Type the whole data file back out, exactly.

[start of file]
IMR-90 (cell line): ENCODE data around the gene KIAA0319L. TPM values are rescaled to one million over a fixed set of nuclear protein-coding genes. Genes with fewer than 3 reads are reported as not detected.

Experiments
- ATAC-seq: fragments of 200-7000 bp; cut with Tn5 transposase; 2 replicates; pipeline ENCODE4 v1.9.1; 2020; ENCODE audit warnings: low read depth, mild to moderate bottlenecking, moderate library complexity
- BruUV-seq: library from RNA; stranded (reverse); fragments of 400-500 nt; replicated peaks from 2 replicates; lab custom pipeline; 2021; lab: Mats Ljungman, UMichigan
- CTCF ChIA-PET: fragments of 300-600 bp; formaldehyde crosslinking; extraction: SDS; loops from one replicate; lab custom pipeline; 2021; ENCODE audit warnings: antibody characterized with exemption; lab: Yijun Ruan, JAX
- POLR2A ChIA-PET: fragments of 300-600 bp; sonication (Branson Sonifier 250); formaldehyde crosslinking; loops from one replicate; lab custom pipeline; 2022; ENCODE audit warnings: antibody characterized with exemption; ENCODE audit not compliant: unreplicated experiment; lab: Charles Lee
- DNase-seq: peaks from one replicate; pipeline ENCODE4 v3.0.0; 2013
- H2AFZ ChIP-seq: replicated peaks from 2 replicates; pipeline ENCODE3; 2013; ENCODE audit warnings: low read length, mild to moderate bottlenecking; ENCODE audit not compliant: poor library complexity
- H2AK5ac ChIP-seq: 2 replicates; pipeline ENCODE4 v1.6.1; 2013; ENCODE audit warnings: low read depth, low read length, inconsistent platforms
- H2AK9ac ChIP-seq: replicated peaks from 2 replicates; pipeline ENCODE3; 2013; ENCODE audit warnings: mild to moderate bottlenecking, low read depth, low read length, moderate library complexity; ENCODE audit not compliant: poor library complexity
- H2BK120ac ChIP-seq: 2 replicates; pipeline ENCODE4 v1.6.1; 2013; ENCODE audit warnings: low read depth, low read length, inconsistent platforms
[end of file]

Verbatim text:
IMR-90 (cell line): ENCODE data around the gene KIAA0319L. TPM values are rescaled to one million over a fixed set of nuclear protein-coding genes. Genes with fewer than 3 reads are reported as not detected.

Experiments
- ATAC-seq: fragments of 200-7000 bp; cut with Tn5 transposase; 2 replicates; pipeline ENCODE4 v1.9.1; 2020; ENCODE audit warnings: low read depth, mild to moderate bottlenecking, moderate library complexity
- BruUV-seq: library from RNA; stranded (reverse); fragments of 400-500 nt; replicated peaks from 2 replicates; lab custom pipeline; 2021; lab: Mats Ljungman, UMichigan
- CTCF ChIA-PET: fragments of 300-600 bp; formaldehyde crosslinking; extraction: SDS; loops from one replicate; lab custom pipeline; 2021; ENCODE audit warnings: antibody characterized with exemption; lab: Yijun Ruan, JAX
- POLR2A ChIA-PET: fragments of 300-600 bp; sonication (Branson Sonifier 250); formaldehyde crosslinking; loops from one replicate; lab custom pipeline; 2022; ENCODE audit warnings: antibody characterized with exemption; ENCODE audit not compliant: unreplicated experiment; lab: Charles Lee
- DNase-seq: peaks from one replicate; pipeline ENCODE4 v3.0.0; 2013
- H2AFZ ChIP-seq: replicated peaks from 2 replicates; pipeline ENCODE3; 2013; ENCODE audit warnings: low read length, mild to moderate bottlenecking; ENCODE audit not compliant: poor library complexity
- H2AK5ac ChIP-seq: 2 replicates; pipeline ENCODE4 v1.6.1; 2013; ENCODE audit warnings: low read depth, low read length, inconsistent platforms
- H2AK9ac ChIP-seq: replicated peaks from 2 replicates; pipeline ENCODE3; 2013; ENCODE audit warnings: mild to moderate bottlenecking, low read depth, low read length, moderate library complexity; ENCODE audit not compliant: poor library complexity
- H2BK120ac ChIP-seq: 2 replicates; pipeline ENCODE4 v1.6.1; 2013; ENCODE audit warnings: low read depth, low read length, inconsistent platforms